ch 3 classical thoery

Information about ch 3 classical thoery

Published on January 22, 2008

Author: Carla

Source: authorstream.com

Content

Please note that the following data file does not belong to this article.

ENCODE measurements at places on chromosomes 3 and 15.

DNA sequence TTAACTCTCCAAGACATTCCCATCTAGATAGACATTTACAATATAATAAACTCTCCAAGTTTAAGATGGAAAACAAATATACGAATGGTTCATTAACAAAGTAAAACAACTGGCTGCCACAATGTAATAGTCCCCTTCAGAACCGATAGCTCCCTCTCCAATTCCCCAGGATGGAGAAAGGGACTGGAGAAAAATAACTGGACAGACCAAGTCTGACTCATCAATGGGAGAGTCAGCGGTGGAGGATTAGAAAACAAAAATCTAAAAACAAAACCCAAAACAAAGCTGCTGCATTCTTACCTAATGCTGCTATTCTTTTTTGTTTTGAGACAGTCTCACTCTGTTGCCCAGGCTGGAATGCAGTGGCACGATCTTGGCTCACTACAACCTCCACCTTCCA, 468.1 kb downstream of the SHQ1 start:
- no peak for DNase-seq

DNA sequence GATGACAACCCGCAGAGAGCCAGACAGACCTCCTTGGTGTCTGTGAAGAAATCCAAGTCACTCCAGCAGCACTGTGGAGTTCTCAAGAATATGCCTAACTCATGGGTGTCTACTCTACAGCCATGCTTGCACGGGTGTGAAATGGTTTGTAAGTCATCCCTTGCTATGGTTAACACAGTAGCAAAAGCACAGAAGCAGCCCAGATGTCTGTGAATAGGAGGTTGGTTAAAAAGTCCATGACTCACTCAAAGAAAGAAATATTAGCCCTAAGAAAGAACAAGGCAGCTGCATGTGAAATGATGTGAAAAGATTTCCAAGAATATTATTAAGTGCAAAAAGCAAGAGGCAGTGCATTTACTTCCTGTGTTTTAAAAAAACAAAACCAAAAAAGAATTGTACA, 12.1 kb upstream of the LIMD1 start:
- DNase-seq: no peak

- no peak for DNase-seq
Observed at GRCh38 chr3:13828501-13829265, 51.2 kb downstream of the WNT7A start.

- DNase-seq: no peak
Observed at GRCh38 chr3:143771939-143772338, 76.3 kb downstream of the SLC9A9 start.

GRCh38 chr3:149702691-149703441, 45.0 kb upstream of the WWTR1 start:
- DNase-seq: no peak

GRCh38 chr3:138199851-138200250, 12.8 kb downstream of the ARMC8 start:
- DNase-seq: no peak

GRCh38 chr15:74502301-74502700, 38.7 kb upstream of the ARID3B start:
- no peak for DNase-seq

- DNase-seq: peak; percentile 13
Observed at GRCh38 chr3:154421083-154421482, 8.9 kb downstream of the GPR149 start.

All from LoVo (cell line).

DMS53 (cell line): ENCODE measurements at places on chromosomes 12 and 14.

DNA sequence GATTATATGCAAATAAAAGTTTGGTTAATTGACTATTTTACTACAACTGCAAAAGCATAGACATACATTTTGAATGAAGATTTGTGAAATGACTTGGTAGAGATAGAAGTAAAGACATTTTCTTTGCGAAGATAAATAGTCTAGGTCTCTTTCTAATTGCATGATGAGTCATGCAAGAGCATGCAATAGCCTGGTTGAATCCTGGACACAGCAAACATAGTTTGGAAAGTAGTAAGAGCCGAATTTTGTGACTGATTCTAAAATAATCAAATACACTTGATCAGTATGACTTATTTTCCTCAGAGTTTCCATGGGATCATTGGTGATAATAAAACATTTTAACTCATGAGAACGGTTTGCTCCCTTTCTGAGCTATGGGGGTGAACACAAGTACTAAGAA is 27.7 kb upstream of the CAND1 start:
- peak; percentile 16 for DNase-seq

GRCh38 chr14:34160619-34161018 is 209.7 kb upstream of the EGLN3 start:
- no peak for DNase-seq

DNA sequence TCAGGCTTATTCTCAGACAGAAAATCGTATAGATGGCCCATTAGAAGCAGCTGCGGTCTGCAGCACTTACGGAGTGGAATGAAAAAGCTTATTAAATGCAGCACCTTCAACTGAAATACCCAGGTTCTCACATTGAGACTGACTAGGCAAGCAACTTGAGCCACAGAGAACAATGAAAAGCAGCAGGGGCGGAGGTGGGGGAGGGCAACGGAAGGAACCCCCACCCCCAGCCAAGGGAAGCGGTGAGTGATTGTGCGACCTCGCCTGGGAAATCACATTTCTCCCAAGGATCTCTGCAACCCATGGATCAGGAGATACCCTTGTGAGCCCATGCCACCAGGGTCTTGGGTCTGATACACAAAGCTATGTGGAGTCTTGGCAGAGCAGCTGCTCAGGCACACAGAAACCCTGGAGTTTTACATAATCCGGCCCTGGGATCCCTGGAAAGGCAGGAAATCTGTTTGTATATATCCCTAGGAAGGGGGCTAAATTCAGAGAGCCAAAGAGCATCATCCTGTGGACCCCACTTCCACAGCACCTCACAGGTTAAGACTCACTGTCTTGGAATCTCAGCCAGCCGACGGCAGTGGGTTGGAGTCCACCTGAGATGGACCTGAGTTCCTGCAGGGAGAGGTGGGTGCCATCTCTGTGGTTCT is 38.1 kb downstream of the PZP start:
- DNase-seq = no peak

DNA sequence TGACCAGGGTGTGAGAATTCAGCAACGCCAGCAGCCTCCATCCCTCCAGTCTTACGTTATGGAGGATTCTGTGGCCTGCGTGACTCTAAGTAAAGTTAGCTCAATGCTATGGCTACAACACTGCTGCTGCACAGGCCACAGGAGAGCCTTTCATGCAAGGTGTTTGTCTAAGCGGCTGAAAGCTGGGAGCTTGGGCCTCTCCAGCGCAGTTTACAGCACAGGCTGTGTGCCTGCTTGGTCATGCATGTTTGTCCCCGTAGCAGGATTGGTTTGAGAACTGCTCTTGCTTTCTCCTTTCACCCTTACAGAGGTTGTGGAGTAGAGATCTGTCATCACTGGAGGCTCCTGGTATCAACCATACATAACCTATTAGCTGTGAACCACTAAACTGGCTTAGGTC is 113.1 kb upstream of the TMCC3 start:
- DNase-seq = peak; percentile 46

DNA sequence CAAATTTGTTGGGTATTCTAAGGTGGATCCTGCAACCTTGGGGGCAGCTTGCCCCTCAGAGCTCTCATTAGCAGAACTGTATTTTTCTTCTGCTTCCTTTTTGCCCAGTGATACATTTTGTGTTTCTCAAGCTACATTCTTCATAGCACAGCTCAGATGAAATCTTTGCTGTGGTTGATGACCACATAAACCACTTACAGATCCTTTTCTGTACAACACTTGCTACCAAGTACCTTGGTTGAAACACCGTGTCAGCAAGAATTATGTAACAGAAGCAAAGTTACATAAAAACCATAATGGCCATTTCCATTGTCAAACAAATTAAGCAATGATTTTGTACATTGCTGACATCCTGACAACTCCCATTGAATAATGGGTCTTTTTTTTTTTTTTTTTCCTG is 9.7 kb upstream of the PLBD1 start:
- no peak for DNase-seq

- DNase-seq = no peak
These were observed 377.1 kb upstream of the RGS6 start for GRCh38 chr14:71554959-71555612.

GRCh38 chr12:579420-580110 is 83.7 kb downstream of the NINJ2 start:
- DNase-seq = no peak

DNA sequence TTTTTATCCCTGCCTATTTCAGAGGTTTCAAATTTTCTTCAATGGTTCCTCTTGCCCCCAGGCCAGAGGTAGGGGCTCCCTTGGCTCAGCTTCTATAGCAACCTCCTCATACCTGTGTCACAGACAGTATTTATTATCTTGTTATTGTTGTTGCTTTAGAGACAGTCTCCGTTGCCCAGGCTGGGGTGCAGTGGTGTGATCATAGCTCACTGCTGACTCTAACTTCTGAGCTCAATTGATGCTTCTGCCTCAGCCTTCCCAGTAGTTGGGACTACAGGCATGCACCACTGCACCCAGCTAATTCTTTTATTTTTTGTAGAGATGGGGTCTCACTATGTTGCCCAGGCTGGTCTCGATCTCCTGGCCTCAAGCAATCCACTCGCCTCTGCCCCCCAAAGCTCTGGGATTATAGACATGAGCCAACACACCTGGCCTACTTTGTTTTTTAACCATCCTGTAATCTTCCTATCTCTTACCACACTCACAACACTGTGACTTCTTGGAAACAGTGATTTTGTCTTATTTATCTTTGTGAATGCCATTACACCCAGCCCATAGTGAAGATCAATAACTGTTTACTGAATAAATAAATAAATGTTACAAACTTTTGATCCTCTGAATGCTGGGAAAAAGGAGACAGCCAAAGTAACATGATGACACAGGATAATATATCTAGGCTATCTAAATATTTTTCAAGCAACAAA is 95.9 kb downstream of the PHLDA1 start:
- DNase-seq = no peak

Chapter 3:  Chapter 3 In this chapter we are going to study, using Classical theory of international trade, how and why nations trade. Chapter 3:  Chapter 3 Classical Theory is useful because: 1-- The theory is applicable to today's world in the sense that it explains why and how trade is beneficial to all Chapter 3:  Chapter 3 Classical Theory is useful because: 1-- The theory is applicable to today's world in the sense that it explains why and how trade is beneficial to all 2-- The theory explains why and how a high cost (wage) country like U.S. could export to a low cost (wage) country like Mexico. Chapter 3:  Chapter 3 Classical Theory is useful because: 1-- The theory is applicable to today's world in the sense that it explains why and how trade is beneficial to all 2-- The theory explains why and how a high cost (wage) country like U.S. could export to a low cost (wage) country like Mexico. 3-- The theory shows why specialization in necessary. Chapter 3:  Chapter 3 Classical theory of international trade covers: Absolute advantage theory of Adam Smith Comparative advantage theory of David Ricardo. Some argue that Robert Thorrens had first discovered the Comparative Advantage theory in 1808 Chapter 3 New Assumptions:  Chapter 3 New Assumptions 8-- Factors of production are not mobile among countries. Chapter 3 New Assumptions:  Chapter 3 New Assumptions 8-- Factors of production are not mobile among countries. 9-- There are no barriers to trade. Chapter 3 New Assumptions:  Chapter 3 New Assumptions 8-- Factors of production are not mobile among countries. 9-- There are no barriers to trade. 10- Imports are paid by exports. Balance of trade and no borrowing. Chapter 3 New Assumptions:  Chapter 3 New Assumptions 8-- Factors of production are not mobile among countries. 9-- There are no barriers to trade. 10- Imports are paid by exports. Balance of trade and no borrowing. 11- Labor is the only factor of production in terms of productivity analysis and cost of production. Chapter 3 New Assumptions:  Chapter 3 New Assumptions 8-- Factors of production are not mobile among countries. 9-- There are no barriers to trade. 10- Imports are paid by exports. Balance of trade and no borrowing. 11- Labor is the only factor of production in terms of productivity analysis and cost of production. 12- Production exhibits constant return to scale. This Assumption means a technological relationship which shows a change in inputs will lead to a proportional change in output. Slide11:  His theory of international trade was very simple and was based on the principle of: -- self interest Absolute Advantage : Adam Smith Wealth of Nations, 1776 Slide12:  His theory of international trade was very simple and was based on the principle of: -- self interest -- specialization Absolute Advantage : Adam Smith Wealth of Nations, 1776 Slide13:  His theory of international trade was very simple and was based on the principle of: -- self interest -- specialization -- competition Absolute Advantage : Adam Smith Wealth of Nations, 1776 Slide14:  His theory of international trade was very simple and was based on the principle of: -- self interest -- specialization -- competition Absolute Advantage : Adam Smith Wealth of Nations, 1776 Slide15:  all of the three principles lead to one thing, the absolute advantage. Absolute Advantage : Adam Smith Wealth of Nations, 1776 Slide16:  all of the three principles lead to one thing, the absolute advantage. Even though he started with the example of a pin factory in which workers cooperate and specialize to make pins, he argued that this is applicable to international trade as well. Absolute Advantage : Adam Smith Wealth of Nations, 1776 Slide17:  all of the three principles lead to one thing, the absolute advantage. Even though he started with the example of a pin factory in which workers cooperate and specialize to make pins, he argued that this is applicable to international trade as well. He argued that if all countries specialize, they can increase production of whatever they were producing, and sell the extra to other countries. Absolute Advantage : Adam Smith Wealth of Nations, 1776 Slide18:  all of the three principles lead to one thing, the absolute advantage. Even though he started with the example of a pin factory in which workers cooperate and specialize to make pins, he argued that this is applicable to international trade as well. He argued that if all countries specialize, they can increase production of whatever they were producing and sell the extra to other countries. This is a result of the generalization of the division of labor which he explained for the domestic production; the pin factory. ABSOLUTE ADVANTAGE THEORY NUMBER OF LABOR HOURS NEEDED TO PRODUCE ONE UNIT OF SOYBEANS TEXTILES U.S. 5 15 ENGLAND 20 5 relative prices (domestic TOT before international Trade) U.S. [5/15] or 1 T= 3 S England [20/5] or 4 T = I S Production Before International Trade Soybeans Textiles Total U.S. 1 1 2 England 1 1 2 ------ 4 In this case it is obvious that the U.S. must specialize in the production of soybeans and England in the production of textiles. This is because each can produce it cheaper. Allocation of Labor after specialization SOYBEANS TEXTILES US 20 0 ENGLAND 0 25 Production After Specialization Soybeans Textiles US 4 0 England 0 5 Assume that term of trade is established to be one to one Consumption After International Trade Soybeans Textiles Total US 3 1 4 England 1 4 5 ------ 9 In other words, both countries could specialize and produce more and trade some and consume more. Assuming international terms of trade (TOT) is one to one, US could exchange one unit of Soybeans for one unit of Textile and keep the rest of the soybeans for domestic use. Comparative Advantage What if one country has absolute advantage in the production of both commodities ? NUMBER OF LABOR HOURS NEEDED TO PRODUCE ONE UNIT OF SOYBEANS TEXTILES US als = 5 alt = 15 ENGLAND a'ls=10 a'lt= 20 relative prices Before international Trade U.S. 1 T / 3 S England 1 T / 2 S Production Before International Trade Soybeans Textiles Total U.S. 1 1 2 England 1 1 2 ------ 4 Comparative Advantage U.S. advantage over England are: Soybeans 5/10 = 1/2 = 3/6 Textiles 15/20 = 3/4 U.S. has a higher advantage in both S and T. But US's advantage is higher in S. This is because there is a relatively smaller labor requirement for the production of S than for the production of T. So, even though the united States has an absolute advantage in the production of S and T, there is a higher advantage in the production of S. Therefore US must specialize in the production of S and England must specialize in the production of T in which she has a smaller disadvantage. Graphical Analysis of Comparative Advantage Assuming that the US has 1500 hours of labor endowment and England has 1000 hours of labor endowment available. Then the internal, pre-trade PPC, and consumption possibility frontier of each country could be represented as follows: Algebra of Comparative Advantage U.S. Let L = the country's labor supply als = labor needed for one unit of soybeans. alt = " " " " " " textiles England L' = the country's labor supply a'ls = labor needed for one unit of soybeans. a'lt = " " " " " " textiles If als < a'ls (absolute advantage) means that home labor is more efficient in the production of soybeans than foreign labor. If alt < a'lt (absolute advantage) means that home labor is more efficient in the production of textiles than foreign labor. So, the question becomes which commodity does the United States have a higher advantage or efficiency (least cost)? We have a higher efficiency in soybeans if (als / alt) < ( a'ls/ a'lt) Or: (als / alt) < (a'ls / a'lt) This means that the United States has a comparative advantage in the soybean production and England has a smaller comparative disadvantage relative to the United States in the production of textiles. Trade Triangle Assume that the United States and England specialized in S and T respectively. Then the pattern of production and, consumption, exports, and imports would be: production consumption exports imports US OD OC CD BC BC UK O'D' O'C' C'D' B'C' B'C' It can be shown that the two triangles BCD and B'C'D' are similar and identical. They are similar because -- they are both right angle -- BD and B'D' are parallel; both represent the international TOT and therefore D and B' are equal angles. As a result, B and D' must be equal angles. Also we know that exports of US is imports of England and they must be equal. Since all three angles and at least one side of the two triangles are equal, the two triangles are identical. Both triangles are identical because of the assumption that countries must pay for their imports by exports. So, imports of the U.S. (England) must be Comparative Advantage NUMBER OF LABOR HOURS NEEDED TO PRODUCE ONE UNIT OF SOYBEANS TEXTILES US 5 10 ENGLAND 15 15 relative prices Before international Trade U.S. 1 T = 2 S or 1S=1/2T England 1 T =1 S Comparative Advantage Production Before International Trade Soybeans Textiles Total U.S. 1 1 2 England 1 1 2 ---------- 4 Comparative Advantage U.S. advantage over England are: Soybeans 5/15 Textiles 10/15 Comparative Advantage Allocation of Labor after specialization SOYBEANS TEXTILES US 15 0 ENGLAND 0 30Comparative Advantage Production After Specialization Soybeans Textiles Total U.S. 3 0 3 England 0 2 2 Total -------- -------- -------- 3 2 5 U.S. has a higher advantage in both S and T. But US's advantage is higher in S. This is because there is a relatively smaller labor requirement for the production of S than for the production of T. So, even though the united States has an absolute advantage in the production of S and T, there is a higher advantage in the production of S. Therefore US must specialize in the production of S and England must specialize in the production of T in which she has a smaller disadvantage. Absolute Advantage : Adam Smith Wealth of Nations, 1776